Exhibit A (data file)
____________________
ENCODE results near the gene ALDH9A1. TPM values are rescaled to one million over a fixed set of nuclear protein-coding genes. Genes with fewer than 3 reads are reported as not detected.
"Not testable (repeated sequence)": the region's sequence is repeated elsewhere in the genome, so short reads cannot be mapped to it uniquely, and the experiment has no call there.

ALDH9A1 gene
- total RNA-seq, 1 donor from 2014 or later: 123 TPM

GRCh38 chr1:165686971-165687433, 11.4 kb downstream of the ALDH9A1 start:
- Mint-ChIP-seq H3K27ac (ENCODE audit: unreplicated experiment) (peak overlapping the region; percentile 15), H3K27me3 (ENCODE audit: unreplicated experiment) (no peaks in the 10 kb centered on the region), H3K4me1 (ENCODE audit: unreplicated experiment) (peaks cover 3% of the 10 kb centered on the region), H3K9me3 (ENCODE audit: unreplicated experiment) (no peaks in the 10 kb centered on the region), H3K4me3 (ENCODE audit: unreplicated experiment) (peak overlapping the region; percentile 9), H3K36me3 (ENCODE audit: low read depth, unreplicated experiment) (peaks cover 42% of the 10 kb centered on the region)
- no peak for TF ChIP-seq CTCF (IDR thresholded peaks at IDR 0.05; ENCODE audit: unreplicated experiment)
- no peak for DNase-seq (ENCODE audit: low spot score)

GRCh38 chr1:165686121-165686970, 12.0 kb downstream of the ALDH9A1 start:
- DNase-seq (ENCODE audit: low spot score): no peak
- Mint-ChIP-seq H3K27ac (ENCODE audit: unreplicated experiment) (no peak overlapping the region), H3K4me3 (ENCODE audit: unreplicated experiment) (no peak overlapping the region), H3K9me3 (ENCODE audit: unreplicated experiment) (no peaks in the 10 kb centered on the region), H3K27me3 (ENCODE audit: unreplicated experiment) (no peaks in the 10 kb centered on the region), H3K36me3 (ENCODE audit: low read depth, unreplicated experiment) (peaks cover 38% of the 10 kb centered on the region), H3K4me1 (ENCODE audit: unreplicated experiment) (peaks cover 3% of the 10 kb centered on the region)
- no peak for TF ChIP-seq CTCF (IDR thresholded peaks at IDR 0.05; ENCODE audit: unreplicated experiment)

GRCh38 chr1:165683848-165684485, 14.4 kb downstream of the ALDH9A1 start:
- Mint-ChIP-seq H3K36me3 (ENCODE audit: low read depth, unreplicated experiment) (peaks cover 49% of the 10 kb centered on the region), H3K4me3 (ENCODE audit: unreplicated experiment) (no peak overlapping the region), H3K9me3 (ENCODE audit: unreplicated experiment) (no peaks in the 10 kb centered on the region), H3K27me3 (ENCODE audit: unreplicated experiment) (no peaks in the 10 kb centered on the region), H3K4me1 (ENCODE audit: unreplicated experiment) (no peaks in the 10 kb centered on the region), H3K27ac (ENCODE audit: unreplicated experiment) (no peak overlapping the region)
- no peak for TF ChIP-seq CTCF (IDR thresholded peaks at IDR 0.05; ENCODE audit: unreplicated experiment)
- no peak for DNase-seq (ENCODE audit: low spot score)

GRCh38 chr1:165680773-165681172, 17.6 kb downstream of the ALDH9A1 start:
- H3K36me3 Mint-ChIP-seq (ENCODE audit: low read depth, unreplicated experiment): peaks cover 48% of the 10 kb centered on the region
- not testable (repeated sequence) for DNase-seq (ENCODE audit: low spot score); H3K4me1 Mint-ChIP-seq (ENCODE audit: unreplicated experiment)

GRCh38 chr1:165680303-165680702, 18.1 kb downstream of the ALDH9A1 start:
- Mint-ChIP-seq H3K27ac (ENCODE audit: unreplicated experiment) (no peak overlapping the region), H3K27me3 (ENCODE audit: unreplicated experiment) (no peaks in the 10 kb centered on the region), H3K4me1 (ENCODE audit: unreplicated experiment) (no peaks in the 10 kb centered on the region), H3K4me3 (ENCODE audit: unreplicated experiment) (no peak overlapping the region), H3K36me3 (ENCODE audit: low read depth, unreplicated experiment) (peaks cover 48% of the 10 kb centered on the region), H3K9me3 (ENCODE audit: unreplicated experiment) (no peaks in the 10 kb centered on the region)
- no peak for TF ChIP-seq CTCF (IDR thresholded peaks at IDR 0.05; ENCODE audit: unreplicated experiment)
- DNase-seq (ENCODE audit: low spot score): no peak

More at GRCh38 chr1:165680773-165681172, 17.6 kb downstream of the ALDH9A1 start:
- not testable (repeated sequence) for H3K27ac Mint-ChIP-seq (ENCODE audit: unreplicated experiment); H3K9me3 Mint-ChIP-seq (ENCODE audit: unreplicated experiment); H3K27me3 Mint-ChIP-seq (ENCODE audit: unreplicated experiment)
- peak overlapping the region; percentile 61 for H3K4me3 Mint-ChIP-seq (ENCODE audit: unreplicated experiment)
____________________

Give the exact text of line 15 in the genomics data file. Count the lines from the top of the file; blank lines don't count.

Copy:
- no peak for TF ChIP-seq CTCF (IDR thresholded peaks at IDR 0.05; ENCODE audit: unreplicated experiment)